I was watching a movie a while back, a dark turn on a milquetoast children’s tale that used fairy rings to foreshadow the appearance of some nasty nymphs. It was … eh, so-so. But I got to thinking about the reality of these “mystic” circles.
First off, mushroom rings aren’t mythological. They’re even pretty common, and have been known to grow in diameters upwards of 30 feet, and for years at a time. But far from a miraculous arrangement of individual fungal growths, the real cause here is not quite so fantastical.
The mushrooms you see above ground are all parts of one organism, connected below ground by the mycelium—a dense mass of stringy hyphae. Think of it like the root system for a tree, but a bit more proactive in how it absorbs nutrients. In fairy rings, the mycelium grows outward, sprouting fruiting bodies (mushrooms) after it rains.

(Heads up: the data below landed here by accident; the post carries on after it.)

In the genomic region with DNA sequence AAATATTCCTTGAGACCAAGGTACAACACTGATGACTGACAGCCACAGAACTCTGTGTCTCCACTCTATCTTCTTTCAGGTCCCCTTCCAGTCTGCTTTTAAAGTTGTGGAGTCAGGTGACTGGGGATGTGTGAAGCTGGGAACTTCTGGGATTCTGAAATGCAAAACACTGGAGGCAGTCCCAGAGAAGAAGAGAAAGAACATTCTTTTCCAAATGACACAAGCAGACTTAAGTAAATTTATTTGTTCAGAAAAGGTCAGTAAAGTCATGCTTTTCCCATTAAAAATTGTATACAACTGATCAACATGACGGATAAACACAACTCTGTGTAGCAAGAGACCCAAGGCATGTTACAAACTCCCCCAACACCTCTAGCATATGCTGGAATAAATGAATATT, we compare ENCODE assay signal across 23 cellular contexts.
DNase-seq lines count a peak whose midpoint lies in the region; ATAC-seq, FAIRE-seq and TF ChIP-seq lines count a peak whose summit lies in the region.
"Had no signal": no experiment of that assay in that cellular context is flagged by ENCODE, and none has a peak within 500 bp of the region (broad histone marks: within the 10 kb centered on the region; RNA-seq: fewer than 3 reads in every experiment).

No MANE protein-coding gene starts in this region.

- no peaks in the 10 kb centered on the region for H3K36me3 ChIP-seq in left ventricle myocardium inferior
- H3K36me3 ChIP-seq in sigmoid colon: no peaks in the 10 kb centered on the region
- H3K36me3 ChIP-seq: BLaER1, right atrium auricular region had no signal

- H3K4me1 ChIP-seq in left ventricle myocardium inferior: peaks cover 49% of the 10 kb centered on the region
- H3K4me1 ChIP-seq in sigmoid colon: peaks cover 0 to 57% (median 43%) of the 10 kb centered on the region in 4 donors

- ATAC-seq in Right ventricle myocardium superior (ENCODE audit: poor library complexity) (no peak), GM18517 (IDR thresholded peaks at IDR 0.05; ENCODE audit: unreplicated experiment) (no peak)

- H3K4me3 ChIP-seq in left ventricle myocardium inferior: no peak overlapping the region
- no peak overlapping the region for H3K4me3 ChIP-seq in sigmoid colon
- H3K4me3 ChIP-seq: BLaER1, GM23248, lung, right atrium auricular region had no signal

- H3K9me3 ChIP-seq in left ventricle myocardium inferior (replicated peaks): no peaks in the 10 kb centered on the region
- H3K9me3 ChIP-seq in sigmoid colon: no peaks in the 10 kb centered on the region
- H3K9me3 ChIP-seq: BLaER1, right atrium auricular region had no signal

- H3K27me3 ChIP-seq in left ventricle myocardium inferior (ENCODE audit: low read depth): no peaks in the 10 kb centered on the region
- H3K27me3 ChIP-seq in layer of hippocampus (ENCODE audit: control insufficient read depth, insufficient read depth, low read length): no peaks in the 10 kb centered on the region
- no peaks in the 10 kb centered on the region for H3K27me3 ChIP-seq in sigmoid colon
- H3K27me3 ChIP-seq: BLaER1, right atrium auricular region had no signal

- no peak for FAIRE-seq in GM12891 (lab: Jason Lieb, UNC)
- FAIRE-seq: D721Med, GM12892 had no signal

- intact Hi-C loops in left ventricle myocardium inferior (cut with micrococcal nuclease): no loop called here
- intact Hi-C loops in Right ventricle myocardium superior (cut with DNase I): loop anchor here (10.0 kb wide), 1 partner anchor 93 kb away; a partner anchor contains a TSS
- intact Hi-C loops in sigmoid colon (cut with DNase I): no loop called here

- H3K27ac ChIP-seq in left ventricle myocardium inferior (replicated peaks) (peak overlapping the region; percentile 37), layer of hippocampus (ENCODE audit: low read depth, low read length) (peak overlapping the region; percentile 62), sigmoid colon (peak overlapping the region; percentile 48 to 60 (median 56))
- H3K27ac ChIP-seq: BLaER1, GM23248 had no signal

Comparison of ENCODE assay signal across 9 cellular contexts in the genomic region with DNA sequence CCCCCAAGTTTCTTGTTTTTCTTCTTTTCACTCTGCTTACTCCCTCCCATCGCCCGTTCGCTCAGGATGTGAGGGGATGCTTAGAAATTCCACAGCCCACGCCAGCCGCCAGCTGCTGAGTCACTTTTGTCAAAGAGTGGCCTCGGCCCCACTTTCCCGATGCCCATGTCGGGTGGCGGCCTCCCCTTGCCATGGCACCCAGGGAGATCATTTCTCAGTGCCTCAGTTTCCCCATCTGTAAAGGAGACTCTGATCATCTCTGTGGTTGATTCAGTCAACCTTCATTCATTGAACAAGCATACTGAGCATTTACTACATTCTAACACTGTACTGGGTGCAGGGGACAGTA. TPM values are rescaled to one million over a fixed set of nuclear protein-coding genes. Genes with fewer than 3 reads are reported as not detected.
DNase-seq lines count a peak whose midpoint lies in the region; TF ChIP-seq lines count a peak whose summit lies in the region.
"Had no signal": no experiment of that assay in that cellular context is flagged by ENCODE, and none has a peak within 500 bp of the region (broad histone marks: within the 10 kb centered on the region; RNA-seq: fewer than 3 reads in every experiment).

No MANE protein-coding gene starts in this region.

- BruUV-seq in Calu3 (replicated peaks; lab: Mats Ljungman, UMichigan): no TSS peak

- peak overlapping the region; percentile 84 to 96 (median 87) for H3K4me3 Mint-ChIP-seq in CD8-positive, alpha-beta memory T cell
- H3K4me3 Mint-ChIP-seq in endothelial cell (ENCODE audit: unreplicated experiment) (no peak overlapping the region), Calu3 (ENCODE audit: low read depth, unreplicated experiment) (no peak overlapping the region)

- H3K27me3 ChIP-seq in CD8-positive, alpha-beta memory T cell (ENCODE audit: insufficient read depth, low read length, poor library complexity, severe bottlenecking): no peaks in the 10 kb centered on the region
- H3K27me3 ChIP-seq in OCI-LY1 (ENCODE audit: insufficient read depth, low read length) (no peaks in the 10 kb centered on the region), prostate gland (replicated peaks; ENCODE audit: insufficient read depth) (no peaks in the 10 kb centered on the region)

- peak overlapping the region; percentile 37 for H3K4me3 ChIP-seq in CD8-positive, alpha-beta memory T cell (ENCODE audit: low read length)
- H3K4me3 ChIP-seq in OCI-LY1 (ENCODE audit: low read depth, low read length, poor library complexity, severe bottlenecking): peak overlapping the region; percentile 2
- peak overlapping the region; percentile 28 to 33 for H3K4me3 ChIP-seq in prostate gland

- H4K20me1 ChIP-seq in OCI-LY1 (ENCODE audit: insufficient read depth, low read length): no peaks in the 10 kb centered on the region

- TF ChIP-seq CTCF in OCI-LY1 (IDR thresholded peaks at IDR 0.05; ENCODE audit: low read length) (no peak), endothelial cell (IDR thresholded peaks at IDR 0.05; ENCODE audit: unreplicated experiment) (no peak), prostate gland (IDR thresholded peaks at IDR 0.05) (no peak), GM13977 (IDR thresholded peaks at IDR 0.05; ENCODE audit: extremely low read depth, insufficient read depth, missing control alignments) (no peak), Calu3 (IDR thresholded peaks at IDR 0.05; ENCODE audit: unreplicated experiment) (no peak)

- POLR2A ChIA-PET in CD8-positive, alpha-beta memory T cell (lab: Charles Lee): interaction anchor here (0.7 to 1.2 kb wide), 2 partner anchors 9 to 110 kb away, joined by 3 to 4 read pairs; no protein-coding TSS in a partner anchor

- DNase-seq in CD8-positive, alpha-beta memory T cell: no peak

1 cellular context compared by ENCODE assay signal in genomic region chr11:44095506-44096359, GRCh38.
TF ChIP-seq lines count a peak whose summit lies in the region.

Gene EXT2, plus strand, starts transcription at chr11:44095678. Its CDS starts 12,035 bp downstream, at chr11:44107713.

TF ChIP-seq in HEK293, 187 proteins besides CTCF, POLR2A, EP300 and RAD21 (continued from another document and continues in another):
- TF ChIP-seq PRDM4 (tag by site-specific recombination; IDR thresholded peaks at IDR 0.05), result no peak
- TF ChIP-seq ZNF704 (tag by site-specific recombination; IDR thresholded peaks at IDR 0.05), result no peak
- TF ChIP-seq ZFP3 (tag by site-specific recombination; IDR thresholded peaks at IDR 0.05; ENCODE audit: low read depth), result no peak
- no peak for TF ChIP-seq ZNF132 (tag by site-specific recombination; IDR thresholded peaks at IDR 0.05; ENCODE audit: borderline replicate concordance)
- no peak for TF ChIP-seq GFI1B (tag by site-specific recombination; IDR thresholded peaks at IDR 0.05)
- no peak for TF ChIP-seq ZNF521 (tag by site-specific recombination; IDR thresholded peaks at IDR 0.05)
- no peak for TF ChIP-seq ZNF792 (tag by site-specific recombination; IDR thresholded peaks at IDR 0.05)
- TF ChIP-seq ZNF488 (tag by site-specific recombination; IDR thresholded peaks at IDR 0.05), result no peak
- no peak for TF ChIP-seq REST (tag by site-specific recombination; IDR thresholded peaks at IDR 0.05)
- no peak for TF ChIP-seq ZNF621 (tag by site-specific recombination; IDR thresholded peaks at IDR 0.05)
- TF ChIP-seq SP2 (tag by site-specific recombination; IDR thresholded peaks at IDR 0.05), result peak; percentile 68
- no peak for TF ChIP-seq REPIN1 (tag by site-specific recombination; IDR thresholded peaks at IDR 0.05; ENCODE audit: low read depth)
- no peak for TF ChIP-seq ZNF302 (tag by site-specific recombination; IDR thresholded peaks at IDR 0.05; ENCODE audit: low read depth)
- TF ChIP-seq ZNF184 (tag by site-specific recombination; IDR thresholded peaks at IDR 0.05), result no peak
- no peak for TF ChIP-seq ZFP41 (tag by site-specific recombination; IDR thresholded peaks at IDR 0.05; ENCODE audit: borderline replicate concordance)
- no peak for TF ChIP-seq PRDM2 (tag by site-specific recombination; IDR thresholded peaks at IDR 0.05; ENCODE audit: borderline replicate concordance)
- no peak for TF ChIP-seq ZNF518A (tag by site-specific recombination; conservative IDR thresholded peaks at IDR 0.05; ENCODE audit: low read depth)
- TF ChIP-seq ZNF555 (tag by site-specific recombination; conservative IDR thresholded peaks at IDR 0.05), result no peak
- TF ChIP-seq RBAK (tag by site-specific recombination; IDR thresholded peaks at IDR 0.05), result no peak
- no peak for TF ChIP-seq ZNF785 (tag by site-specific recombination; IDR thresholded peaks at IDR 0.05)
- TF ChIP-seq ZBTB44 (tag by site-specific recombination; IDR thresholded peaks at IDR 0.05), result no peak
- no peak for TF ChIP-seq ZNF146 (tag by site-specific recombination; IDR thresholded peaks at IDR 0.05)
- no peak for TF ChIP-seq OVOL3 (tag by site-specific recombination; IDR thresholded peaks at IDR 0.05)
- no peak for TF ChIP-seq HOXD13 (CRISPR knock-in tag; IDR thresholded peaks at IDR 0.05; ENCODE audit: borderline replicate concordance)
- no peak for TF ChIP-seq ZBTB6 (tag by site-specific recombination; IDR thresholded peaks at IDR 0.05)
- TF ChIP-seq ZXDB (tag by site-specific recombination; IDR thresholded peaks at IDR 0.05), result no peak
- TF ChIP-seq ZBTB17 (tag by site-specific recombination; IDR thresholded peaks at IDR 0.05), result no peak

The circle of mushrooms defines the leading edge of the mycelium, which constantly exhausts nutrients inside the ring and expands to find more, releasing enzymes as it goes. Whether or not elves have clandestine moonlight get-togethers around these rings, I couldn’t tell you. But you’ve at least got a new tidbit of info to plunk in your weird facts bucket. —MN